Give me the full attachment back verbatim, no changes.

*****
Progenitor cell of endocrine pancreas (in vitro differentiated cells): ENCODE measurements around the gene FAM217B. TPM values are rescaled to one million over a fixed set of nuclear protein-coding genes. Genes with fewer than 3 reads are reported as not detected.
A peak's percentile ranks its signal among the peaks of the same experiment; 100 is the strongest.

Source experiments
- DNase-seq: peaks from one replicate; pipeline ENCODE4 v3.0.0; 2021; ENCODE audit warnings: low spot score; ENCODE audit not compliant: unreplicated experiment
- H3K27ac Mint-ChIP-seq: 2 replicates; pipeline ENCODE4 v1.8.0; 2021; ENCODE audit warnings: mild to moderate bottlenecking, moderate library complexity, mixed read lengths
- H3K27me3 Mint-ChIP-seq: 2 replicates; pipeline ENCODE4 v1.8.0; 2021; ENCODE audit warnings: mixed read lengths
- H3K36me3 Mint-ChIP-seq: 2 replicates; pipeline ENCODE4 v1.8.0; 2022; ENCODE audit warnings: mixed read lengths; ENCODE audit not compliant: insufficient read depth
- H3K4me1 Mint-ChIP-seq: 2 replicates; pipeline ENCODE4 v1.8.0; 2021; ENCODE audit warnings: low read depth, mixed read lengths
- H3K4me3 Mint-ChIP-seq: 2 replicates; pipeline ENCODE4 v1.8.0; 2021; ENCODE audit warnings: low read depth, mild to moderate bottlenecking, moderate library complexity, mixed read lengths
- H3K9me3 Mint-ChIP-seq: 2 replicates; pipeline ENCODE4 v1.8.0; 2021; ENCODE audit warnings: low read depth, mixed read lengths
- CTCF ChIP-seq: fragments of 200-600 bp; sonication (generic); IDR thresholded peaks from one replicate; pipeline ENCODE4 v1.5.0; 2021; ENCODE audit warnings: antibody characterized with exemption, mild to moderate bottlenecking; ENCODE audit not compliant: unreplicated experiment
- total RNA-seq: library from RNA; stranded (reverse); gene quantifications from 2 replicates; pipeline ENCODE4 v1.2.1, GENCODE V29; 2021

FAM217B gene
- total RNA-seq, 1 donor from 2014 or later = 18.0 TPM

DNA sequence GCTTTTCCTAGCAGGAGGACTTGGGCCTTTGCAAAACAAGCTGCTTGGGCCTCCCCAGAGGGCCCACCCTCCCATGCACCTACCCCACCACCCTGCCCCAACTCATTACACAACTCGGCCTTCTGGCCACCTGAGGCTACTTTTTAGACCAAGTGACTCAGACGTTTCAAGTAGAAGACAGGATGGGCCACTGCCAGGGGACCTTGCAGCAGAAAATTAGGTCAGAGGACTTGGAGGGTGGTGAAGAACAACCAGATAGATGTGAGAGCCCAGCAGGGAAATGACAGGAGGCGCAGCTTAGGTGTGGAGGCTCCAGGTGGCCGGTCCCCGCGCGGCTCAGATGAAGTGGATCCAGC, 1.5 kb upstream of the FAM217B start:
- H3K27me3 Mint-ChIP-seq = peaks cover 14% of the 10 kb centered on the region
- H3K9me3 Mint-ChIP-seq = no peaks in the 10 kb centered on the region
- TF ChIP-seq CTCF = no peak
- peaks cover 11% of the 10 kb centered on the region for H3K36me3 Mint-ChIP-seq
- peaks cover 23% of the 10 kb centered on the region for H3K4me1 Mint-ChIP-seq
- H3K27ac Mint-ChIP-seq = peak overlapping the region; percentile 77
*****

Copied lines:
Progenitor cell of endocrine pancreas (in vitro differentiated cells): ENCODE measurements around the gene FAM217B. TPM values are rescaled to one million over a fixed set of nuclear protein-coding genes. Genes with fewer than 3 reads are reported as not detected.
A peak's percentile ranks its signal among the peaks of the same experiment; 100 is the strongest.

Source experiments
- DNase-seq: peaks from one replicate; pipeline ENCODE4 v3.0.0; 2021; ENCODE audit warnings: low spot score; ENCODE audit not compliant: unreplicated experiment
- H3K27ac Mint-ChIP-seq: 2 replicates; pipeline ENCODE4 v1.8.0; 2021; ENCODE audit warnings: mild to moderate bottlenecking, moderate library complexity, mixed read lengths
- H3K27me3 Mint-ChIP-seq: 2 replicates; pipeline ENCODE4 v1.8.0; 2021; ENCODE audit warnings: mixed read lengths
- H3K36me3 Mint-ChIP-seq: 2 replicates; pipeline ENCODE4 v1.8.0; 2022; ENCODE audit warnings: mixed read lengths; ENCODE audit not compliant: insufficient read depth
- H3K4me1 Mint-ChIP-seq: 2 replicates; pipeline ENCODE4 v1.8.0; 2021; ENCODE audit warnings: low read depth, mixed read lengths
- H3K4me3 Mint-ChIP-seq: 2 replicates; pipeline ENCODE4 v1.8.0; 2021; ENCODE audit warnings: low read depth, mild to moderate bottlenecking, moderate library complexity, mixed read lengths
- H3K9me3 Mint-ChIP-seq: 2 replicates; pipeline ENCODE4 v1.8.0; 2021; ENCODE audit warnings: low read depth, mixed read lengths
- CTCF ChIP-seq: fragments of 200-600 bp; sonication (generic); IDR thresholded peaks from one replicate; pipeline ENCODE4 v1.5.0; 2021; ENCODE audit warnings: antibody characterized with exemption, mild to moderate bottlenecking; ENCODE audit not compliant: unreplicated experiment
- total RNA-seq: library from RNA; stranded (reverse); gene quantifications from 2 replicates; pipeline ENCODE4 v1.2.1, GENCODE V29; 2021

FAM217B gene
- total RNA-seq, 1 donor from 2014 or later = 18.0 TPM

DNA sequence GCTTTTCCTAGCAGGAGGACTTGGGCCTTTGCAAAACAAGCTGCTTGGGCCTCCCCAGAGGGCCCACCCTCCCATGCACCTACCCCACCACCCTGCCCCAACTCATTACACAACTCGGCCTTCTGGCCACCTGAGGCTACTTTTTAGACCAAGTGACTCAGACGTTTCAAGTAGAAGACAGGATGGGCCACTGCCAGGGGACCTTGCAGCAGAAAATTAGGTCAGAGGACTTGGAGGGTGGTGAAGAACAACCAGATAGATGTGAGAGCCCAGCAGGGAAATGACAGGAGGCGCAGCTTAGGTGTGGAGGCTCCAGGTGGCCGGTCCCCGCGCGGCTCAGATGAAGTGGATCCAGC, 1.5 kb upstream of the FAM217B start:
- H3K27me3 Mint-ChIP-seq = peaks cover 14% of the 10 kb centered on the region
- H3K9me3 Mint-ChIP-seq = no peaks in the 10 kb centered on the region
- TF ChIP-seq CTCF = no peak
- peaks cover 11% of the 10 kb centered on the region for H3K36me3 Mint-ChIP-seq
- peaks cover 23% of the 10 kb centered on the region for H3K4me1 Mint-ChIP-seq
- H3K27ac Mint-ChIP-seq = peak overlapping the region; percentile 77